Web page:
Smartphone card payment systems seek small firms
A new solution is being offered to small businesses who want to give their customers the chance to pay by credit or debit card, but do not want to be tied in to a monthly payment contract.
Several firms are now offering them the chance to take these payments using a dongle on their smartphone or iPad. The start-up costs are either zero or minimal, and there is no monthly fee, but the business pays a percentage of each transaction.
iZettle is one of a number firms offering the small card-reader that plugs into iPhones, iPads and a number of Android smartphones or tablets.
The customer hands over their card to the stallholder - or plumber or window-cleaner - and it is swiped through the device. Mastercard and American Express card holders then sign for their purchase.
Visa users have to hand over their mobile phone numbers and tap in security details on their own phones. This may change in the near future as companies introduce chip and pin technology which Visa will accept.
The merchant pays a commission of 2.75% per transaction, and the consumer gets to use their plastic rather than cash in new places.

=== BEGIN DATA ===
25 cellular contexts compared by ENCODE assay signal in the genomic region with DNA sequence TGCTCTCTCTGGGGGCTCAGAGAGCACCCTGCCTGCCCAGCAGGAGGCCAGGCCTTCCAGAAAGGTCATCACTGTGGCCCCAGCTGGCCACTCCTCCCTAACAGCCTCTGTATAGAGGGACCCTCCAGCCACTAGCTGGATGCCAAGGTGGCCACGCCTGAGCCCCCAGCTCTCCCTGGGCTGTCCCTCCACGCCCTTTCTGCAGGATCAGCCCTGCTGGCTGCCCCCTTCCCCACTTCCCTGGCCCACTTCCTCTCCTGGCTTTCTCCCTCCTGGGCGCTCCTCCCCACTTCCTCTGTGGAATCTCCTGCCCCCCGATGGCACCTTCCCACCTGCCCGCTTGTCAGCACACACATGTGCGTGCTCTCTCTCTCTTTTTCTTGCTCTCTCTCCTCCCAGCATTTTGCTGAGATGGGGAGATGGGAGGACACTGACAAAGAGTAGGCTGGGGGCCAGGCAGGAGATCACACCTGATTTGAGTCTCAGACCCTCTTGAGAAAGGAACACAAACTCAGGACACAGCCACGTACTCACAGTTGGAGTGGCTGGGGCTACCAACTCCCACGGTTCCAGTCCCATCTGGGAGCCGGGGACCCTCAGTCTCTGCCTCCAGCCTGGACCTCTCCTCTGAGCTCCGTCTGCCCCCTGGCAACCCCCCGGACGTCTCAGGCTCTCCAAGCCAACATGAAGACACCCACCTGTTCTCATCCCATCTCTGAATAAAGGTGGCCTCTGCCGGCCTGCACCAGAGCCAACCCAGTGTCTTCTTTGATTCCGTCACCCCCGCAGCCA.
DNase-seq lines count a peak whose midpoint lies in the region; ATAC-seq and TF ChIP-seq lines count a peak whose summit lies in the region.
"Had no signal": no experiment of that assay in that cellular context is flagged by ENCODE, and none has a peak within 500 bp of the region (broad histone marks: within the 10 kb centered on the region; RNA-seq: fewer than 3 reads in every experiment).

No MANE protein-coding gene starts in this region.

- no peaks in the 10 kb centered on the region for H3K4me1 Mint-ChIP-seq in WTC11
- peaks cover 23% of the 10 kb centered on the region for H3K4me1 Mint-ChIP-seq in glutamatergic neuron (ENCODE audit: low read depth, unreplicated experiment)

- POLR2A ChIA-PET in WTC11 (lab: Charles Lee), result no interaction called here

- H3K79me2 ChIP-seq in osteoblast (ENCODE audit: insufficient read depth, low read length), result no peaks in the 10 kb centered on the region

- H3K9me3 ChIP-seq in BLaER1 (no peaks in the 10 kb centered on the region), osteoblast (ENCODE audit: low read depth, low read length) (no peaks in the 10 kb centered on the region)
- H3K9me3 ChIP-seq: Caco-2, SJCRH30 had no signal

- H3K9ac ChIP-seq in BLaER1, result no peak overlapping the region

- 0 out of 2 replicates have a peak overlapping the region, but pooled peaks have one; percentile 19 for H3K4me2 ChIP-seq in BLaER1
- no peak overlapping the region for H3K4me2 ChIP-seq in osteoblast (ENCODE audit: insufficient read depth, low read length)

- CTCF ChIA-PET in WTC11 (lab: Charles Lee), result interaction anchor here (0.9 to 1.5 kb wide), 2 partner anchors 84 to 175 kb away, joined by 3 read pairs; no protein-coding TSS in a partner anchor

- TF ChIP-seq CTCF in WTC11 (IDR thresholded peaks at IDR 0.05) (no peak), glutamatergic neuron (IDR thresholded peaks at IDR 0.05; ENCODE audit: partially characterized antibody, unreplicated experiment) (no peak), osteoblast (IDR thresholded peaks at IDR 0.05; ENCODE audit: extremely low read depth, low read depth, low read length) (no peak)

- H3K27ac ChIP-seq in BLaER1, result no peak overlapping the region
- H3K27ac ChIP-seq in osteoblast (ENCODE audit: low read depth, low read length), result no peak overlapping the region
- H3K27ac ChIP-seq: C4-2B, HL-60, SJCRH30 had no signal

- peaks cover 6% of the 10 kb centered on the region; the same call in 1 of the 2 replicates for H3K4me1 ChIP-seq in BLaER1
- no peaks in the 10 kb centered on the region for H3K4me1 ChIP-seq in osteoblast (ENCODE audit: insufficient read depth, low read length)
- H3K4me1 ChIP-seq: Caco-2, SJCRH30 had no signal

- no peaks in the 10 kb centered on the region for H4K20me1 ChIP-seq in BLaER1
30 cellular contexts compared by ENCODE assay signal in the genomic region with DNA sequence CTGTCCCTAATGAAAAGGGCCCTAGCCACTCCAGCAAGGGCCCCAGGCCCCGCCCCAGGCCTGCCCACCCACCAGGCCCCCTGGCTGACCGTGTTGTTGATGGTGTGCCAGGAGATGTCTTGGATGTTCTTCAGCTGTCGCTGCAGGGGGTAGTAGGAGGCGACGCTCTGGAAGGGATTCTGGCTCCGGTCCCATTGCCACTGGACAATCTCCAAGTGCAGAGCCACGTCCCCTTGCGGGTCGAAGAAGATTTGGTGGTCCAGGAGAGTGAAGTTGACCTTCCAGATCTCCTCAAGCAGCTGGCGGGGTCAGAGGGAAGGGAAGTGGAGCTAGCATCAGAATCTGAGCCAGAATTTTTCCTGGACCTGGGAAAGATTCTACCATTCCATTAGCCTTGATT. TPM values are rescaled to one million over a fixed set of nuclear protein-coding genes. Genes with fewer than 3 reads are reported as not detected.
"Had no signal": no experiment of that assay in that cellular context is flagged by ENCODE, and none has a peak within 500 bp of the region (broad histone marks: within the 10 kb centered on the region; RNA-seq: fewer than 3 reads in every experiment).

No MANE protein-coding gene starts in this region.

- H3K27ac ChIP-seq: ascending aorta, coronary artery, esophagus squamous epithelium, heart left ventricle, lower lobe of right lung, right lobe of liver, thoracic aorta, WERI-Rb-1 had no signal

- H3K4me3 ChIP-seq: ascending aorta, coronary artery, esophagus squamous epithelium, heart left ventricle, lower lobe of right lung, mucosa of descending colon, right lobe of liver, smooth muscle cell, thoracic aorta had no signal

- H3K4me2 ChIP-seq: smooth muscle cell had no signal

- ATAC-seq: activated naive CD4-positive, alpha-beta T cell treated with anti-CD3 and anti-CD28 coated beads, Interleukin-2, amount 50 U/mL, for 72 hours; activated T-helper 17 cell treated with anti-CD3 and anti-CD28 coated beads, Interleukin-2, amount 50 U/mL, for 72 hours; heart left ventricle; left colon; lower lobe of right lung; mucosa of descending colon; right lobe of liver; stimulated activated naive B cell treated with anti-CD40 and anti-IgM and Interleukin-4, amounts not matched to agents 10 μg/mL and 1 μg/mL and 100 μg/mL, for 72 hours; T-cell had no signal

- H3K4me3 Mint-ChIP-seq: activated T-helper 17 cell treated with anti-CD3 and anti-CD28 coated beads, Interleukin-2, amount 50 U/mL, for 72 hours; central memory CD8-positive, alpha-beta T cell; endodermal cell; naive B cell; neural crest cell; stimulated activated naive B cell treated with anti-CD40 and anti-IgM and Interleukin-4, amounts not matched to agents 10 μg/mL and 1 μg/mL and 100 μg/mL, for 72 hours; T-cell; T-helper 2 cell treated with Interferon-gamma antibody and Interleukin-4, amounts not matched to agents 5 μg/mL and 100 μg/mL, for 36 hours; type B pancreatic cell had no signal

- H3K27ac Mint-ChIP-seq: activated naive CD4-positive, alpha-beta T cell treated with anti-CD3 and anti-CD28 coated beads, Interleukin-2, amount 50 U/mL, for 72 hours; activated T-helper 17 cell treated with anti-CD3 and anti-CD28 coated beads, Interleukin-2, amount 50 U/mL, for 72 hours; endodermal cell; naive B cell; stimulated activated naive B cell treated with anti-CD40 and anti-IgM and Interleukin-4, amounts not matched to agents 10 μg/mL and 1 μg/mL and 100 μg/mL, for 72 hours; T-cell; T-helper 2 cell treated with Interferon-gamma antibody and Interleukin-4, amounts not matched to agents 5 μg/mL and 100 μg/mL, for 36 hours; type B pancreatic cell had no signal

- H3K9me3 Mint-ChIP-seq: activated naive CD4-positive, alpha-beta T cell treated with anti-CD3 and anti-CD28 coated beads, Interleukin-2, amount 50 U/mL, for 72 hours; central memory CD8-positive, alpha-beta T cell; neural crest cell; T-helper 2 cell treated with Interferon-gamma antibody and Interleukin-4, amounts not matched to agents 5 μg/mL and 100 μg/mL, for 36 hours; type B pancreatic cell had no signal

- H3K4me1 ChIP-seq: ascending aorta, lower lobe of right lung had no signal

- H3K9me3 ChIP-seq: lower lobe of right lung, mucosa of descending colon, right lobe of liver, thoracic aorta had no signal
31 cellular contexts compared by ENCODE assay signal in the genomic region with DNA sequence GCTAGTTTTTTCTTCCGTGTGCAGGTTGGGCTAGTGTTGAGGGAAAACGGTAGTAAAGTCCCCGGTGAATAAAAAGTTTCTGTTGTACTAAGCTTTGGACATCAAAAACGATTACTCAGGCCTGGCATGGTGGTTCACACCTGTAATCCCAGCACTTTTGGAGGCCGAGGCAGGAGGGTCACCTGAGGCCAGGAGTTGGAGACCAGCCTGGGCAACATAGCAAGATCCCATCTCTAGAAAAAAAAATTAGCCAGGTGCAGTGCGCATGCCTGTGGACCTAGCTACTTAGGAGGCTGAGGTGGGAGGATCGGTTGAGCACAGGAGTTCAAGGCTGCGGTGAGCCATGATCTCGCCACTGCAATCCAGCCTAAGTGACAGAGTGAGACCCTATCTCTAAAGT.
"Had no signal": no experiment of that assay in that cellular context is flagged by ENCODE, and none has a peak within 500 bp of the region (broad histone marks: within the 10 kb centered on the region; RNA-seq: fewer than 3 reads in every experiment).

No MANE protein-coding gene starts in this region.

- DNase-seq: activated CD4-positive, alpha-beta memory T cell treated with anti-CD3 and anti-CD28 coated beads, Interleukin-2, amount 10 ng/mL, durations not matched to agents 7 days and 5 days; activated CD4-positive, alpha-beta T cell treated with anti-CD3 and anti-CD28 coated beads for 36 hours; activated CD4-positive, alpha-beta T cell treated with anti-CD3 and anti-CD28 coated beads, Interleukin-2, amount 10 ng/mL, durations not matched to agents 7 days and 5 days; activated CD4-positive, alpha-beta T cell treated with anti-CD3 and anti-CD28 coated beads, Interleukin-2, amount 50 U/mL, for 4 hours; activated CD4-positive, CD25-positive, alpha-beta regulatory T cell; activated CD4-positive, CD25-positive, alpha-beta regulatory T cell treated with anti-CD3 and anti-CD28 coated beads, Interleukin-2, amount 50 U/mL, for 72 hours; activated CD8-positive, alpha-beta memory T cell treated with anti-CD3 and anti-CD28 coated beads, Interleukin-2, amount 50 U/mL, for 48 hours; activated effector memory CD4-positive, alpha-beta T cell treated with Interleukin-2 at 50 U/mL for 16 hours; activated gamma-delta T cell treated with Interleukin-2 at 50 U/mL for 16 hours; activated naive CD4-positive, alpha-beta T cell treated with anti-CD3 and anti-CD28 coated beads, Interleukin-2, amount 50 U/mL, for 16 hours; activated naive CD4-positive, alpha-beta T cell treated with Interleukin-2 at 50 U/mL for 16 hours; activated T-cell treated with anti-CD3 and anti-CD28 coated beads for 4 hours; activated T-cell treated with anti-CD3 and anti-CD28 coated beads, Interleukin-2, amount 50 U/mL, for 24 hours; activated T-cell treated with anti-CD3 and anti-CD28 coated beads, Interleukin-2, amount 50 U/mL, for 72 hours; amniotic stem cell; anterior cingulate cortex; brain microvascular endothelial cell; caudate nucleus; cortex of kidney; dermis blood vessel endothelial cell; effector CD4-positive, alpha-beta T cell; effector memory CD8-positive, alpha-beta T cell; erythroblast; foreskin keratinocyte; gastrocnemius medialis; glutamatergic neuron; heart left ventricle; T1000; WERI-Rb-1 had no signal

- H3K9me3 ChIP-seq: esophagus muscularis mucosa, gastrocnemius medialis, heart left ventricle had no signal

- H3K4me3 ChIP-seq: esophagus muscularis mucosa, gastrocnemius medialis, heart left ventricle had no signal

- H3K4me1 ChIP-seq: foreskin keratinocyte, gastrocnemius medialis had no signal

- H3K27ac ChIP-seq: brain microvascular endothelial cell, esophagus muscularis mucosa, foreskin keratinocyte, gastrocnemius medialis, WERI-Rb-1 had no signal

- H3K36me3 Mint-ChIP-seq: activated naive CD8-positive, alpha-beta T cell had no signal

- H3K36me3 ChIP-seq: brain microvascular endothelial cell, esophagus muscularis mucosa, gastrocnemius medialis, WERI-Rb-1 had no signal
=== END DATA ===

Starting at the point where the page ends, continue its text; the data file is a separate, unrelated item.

Tom Reaney runs the burger stall "Burger Bear" in Shoreditch in London, and has recently signed on with iZettle, as he told Radio 4's Money Box programme.
"We don't have the usual amenities restaurants usually have, so I always used to take cash," he says.
Mr Reaney adds that it would also have been too expensive to sign a fixed monthly payment contract to get a normal card reader.
He believes around one in five of his customers now opts to pay with a card
"I sell maybe 40 burgers to one office in one day and that wouldn't have been feasible without the use of cards."
Some shoppers Money Box spoke to said they would be worried about the security of their cards if they were asked to put them into someone's iPad or smartphone.
But the traders say the system is secure and customers can request a receipt is sent to their own smart phone with the details of the transaction.
iZettle says 15,000 traders signed up with it in November. But several other firms are also fighting for their share of the market.
Sum Up offers a similar service. It launched five months ago, and as well as its UK operation it says it is expanding in nine other countries.
Jim Stewart is a director of Surrey-based Butta, a firm which makes eco friendly wax for skis and snowboards. He does occasional trade shows so did not want to pay a monthly rental charge for a traditional portable card terminal.
"I think it's definitely going to take off, the world is going that way," he says. "The money has always appeared in my bank account, no transactions have been declined, my accountant is happy, it's all been good."
Payleven, based in London and Berlin, is another firm offering a service where Mastercard and American Express cards holders sign when making a purchase. It says it will be launching the first chip and pin version of this payment for smartphones running Google's Android software or Apple's iOS in February.